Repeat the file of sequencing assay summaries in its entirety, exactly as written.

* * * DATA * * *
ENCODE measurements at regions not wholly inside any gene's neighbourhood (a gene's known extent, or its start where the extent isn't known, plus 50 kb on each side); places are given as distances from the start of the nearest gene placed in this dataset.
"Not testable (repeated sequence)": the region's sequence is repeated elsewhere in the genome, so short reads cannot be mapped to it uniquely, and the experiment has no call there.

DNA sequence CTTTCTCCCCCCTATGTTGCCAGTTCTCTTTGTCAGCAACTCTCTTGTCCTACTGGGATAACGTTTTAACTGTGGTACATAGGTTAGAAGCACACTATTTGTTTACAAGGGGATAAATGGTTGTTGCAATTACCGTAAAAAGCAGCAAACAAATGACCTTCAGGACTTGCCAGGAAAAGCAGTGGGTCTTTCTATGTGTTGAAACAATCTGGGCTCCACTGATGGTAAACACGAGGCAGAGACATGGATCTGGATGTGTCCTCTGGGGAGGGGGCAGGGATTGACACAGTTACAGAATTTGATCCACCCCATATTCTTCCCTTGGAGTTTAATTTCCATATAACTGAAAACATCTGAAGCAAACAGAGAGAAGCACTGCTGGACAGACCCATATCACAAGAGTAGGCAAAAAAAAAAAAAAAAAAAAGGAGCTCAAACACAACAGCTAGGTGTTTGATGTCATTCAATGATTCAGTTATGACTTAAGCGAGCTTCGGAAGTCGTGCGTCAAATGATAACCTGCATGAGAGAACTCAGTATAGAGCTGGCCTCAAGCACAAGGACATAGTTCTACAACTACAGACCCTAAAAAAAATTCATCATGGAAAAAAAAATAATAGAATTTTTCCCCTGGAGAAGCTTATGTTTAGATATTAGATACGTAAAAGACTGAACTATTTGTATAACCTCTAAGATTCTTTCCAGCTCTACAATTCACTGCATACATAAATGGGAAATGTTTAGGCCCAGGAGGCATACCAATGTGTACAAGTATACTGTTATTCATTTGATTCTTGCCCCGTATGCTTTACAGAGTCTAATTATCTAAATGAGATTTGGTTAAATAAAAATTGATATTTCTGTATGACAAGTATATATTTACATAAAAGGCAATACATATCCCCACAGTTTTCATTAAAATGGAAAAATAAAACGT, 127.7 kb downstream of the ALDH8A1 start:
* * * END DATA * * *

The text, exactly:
ENCODE measurements at regions not wholly inside any gene's neighbourhood (a gene's known extent, or its start where the extent isn't known, plus 50 kb on each side); places are given as distances from the start of the nearest gene placed in this dataset.
"Not testable (repeated sequence)": the region's sequence is repeated elsewhere in the genome, so short reads cannot be mapped to it uniquely, and the experiment has no call there.

DNA sequence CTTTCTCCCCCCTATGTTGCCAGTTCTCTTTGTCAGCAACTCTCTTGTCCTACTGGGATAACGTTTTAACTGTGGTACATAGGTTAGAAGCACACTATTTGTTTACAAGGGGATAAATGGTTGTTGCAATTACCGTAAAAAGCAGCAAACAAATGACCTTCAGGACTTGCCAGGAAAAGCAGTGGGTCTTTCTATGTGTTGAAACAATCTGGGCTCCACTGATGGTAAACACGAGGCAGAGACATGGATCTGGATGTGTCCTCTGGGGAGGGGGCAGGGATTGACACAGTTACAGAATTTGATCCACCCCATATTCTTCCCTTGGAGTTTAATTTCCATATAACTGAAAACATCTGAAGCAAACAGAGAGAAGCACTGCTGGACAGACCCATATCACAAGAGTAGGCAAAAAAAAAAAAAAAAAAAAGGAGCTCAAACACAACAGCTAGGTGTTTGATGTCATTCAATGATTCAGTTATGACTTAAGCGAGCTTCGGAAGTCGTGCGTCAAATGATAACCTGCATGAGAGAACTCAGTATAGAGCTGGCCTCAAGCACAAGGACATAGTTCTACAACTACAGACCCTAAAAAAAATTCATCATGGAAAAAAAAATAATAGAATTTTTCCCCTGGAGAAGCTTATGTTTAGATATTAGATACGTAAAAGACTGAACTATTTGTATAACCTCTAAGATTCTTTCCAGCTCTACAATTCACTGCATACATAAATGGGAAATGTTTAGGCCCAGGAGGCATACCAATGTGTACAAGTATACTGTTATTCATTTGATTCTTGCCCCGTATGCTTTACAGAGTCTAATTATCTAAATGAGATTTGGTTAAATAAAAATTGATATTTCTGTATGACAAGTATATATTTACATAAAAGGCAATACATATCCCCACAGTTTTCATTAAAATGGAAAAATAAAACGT, 127.7 kb downstream of the ALDH8A1 start: